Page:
Election-year Congresses are famously inactive, but sometimes they produce very dangerous legislation with the most innocuous names — like the “Clean Water Restoration Act of 2007.” Who doesn’t love clean water — and what politician could oppose it? But most Americans would not love having the occasional mud puddle on their property become subject to federal regulation, or to be sued for fertilizing their garden. This is the sort of thing Congress can do when you’re not watching, and they are poised to do it now.
Congress passed the Clean Water Act (CWA) in 1972 to stop the industrial pollution of streams and rivers. The CWA set criminal penalties for polluters, and largely ended the practice. It regulates pollution in “navigable waters” and adjacent wetlands. It was left to state and local governments to regulate non-navigable and intrastate waters, which they do with varying levels of common sense.
Over time, however, the Environmental Protection Agency has extended its reach beyond anything reasonably considered “navigable” or “interstate.” A 2004 report by the Government Accountability Office noted the lack of consistency in determining which waters fall under the act. It took the Supreme Court’s 2006 decision on the Rapanos and Carabell cases to end the worst abuses. While those cases established that the presence of an occasionally wet ditch on a piece of land does not automatically deprive a landowner of his rights, they did not completely clarify CWA’s already ambiguous scope.
Conservatives welcomed the decisions as a return to sanity. “Prior to the court decisions, they were trying to assert that navigable waters were basically any waters,” said Sen. Jim Inhofe (R., Okla.), ranking minority member of the Senate Committee on the Environment and Public Works and a longtime EPA critic.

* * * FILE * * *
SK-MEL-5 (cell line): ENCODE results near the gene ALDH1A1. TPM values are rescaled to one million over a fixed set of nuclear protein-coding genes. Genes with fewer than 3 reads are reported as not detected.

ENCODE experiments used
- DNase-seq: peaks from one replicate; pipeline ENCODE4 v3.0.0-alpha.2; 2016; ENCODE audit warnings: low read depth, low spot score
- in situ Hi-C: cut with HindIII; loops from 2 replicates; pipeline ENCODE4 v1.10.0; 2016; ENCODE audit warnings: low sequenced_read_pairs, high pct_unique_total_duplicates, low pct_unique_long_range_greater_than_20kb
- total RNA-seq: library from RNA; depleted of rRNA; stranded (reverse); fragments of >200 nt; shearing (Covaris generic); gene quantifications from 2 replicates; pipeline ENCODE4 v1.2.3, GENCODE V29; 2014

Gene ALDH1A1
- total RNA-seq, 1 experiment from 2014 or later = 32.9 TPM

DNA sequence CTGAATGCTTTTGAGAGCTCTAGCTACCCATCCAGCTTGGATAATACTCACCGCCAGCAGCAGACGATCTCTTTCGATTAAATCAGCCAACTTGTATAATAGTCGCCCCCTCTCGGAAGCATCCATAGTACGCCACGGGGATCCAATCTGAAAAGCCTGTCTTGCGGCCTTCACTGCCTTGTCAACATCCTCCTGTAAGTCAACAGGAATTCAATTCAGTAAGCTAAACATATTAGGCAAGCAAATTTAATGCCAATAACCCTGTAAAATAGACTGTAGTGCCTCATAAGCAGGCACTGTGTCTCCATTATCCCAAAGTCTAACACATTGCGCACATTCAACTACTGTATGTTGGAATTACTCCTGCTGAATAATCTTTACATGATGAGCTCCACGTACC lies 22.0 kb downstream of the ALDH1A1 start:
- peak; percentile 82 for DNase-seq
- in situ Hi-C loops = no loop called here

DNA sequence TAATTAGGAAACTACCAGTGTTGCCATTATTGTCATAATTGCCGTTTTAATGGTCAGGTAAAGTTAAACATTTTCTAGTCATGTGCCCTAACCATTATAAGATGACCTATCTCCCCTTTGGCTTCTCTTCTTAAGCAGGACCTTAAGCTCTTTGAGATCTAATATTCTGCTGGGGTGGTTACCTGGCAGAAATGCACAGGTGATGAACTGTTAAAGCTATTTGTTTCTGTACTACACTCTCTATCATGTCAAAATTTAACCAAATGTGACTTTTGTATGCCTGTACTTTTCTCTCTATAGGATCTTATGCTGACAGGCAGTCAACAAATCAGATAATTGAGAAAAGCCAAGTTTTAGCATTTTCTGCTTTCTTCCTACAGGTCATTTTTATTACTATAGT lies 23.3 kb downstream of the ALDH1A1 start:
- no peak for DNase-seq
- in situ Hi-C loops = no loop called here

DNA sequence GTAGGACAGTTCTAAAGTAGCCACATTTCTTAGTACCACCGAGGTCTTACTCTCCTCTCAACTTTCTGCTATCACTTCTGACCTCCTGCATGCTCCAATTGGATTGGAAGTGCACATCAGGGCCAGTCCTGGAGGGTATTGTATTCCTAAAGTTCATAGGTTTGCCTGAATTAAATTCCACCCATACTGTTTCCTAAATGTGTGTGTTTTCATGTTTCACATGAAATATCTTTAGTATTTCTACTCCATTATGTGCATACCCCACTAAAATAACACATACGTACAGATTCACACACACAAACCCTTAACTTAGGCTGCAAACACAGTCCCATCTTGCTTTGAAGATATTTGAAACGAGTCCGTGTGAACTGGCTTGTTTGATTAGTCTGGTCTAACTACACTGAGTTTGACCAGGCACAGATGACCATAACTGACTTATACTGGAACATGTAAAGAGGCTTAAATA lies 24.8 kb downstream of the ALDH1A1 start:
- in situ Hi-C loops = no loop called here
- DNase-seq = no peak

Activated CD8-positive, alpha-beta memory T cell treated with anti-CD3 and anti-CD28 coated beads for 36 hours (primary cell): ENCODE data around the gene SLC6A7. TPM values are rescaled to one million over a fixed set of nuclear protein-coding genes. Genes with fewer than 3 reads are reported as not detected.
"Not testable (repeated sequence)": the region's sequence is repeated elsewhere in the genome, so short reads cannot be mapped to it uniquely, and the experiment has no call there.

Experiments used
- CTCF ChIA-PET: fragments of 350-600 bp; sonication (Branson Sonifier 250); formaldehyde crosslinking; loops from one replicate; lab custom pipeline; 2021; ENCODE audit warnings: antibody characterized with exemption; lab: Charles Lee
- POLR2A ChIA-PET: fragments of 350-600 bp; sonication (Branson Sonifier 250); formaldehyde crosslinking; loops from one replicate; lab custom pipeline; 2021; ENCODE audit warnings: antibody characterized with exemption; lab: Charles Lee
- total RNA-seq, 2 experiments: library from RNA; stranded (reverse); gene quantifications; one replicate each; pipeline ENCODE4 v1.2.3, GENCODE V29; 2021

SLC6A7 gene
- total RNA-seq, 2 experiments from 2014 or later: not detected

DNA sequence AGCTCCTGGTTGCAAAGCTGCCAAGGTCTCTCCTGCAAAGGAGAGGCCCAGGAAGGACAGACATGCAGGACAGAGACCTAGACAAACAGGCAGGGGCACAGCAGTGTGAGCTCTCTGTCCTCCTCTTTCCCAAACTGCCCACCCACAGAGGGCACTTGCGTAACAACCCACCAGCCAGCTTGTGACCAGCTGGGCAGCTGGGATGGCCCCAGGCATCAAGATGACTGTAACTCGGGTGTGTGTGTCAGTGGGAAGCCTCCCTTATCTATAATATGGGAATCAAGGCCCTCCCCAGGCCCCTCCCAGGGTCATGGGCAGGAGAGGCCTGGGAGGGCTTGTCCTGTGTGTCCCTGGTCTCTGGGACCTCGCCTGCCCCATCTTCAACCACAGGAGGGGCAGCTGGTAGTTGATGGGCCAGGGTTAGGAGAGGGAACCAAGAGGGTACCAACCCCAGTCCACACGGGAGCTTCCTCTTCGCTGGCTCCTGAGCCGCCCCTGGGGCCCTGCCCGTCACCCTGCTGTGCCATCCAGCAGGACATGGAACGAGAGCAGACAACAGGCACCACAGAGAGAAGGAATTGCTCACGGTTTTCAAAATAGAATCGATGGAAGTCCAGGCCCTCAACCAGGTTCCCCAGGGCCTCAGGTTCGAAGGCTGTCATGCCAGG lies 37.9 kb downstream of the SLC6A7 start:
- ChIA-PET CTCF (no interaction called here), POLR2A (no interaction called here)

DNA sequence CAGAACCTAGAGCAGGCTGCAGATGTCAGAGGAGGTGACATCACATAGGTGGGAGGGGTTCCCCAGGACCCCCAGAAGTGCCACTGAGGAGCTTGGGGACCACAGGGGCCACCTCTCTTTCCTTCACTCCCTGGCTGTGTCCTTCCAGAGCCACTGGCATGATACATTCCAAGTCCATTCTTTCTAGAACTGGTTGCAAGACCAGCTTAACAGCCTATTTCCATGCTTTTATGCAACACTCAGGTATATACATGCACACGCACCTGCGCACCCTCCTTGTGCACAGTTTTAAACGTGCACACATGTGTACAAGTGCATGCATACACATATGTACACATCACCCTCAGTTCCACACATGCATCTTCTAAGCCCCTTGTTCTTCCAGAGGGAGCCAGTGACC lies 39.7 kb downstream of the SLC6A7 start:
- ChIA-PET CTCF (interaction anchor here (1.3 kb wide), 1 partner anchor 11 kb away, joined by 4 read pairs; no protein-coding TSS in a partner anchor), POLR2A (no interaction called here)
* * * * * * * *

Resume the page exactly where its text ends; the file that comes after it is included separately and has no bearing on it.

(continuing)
But environmentalists considered this loss of federal power a travesty, and Rep. Jim Oberstar (D., Minn.) has come to their aid with the Clean Water Restoration Act (H.R. 2421). Oberstar’s bill would undo the court’s more reasonable guidelines and jeopardize landowners’ rights in a new round of environmental litigation.
Oberstar is now inviting suggestions to improve the bill, since some House Democrats worry about its effect on their districts. They should worry. Its main provisions might someday force homeowners to get a federal permit to spray their lawn for weeds. They should be especially worried if there are any ditches, dry creek beds, or low-lying areas nearby that occasionally gather standing water.
It isn’t just landowners who stand to lose– city governments could be sued and stopped from spraying for West Nile Virus during mosquito season. County and state governments attempting to build roads — or to repair roads washed out by storms — could be forced to go through a multi-year permitting process from the EPA and the Army Corps of Engineers, if the work affects roadside ditches that occasionally hold rainwater.